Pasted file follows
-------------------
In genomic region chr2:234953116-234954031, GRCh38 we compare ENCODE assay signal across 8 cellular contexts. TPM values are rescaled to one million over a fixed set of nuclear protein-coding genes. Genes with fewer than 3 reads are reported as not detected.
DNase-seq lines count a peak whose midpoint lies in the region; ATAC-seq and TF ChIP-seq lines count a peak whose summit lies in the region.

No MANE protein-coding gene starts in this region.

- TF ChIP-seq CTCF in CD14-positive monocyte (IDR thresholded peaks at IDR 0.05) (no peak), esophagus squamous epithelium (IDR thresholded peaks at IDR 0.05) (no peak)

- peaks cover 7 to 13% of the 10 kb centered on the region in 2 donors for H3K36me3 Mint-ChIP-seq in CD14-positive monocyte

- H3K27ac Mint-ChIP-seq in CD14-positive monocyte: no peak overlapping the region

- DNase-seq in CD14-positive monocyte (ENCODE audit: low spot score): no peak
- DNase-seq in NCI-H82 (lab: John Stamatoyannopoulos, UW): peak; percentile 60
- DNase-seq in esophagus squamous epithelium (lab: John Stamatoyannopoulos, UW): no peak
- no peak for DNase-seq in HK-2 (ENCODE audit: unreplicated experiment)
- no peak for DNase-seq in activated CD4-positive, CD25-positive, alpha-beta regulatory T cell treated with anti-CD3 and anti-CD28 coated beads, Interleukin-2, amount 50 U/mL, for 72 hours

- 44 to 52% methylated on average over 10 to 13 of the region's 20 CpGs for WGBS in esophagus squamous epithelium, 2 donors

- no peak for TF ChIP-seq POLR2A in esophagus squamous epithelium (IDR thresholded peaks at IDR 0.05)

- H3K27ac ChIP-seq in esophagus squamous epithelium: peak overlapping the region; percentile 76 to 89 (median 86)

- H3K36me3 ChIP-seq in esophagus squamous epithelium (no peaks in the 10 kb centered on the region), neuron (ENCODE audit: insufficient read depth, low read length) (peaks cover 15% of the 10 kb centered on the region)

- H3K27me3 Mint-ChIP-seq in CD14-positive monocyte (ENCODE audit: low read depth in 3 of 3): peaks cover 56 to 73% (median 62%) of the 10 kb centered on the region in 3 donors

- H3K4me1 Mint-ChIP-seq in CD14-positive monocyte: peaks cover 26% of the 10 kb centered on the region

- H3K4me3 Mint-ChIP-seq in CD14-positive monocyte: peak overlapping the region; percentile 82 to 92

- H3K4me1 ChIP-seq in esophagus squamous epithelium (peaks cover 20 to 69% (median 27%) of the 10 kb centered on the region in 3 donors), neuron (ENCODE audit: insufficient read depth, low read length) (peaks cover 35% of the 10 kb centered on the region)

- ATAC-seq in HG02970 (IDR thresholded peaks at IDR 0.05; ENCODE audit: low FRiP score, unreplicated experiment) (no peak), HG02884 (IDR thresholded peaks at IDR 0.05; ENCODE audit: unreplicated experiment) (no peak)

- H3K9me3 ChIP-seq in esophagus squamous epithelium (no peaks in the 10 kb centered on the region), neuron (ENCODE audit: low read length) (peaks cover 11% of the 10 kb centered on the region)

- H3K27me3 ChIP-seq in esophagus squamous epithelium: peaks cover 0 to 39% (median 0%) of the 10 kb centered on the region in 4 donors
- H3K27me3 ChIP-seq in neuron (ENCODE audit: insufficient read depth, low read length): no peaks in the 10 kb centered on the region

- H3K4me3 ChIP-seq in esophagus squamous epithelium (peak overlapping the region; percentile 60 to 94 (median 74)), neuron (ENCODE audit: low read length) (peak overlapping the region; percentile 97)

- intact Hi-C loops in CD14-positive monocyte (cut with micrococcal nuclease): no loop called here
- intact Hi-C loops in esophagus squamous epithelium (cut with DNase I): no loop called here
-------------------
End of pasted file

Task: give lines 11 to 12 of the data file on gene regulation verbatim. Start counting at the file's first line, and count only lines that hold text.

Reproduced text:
- no peak for DNase-seq in activated CD4-positive, CD25-positive, alpha-beta regulatory T cell treated with anti-CD3 and anti-CD28 coated beads, Interleukin-2, amount 50 U/mL, for 72 hours

- 44 to 52% methylated on average over 10 to 13 of the region's 20 CpGs for WGBS in esophagus squamous epithelium, 2 donors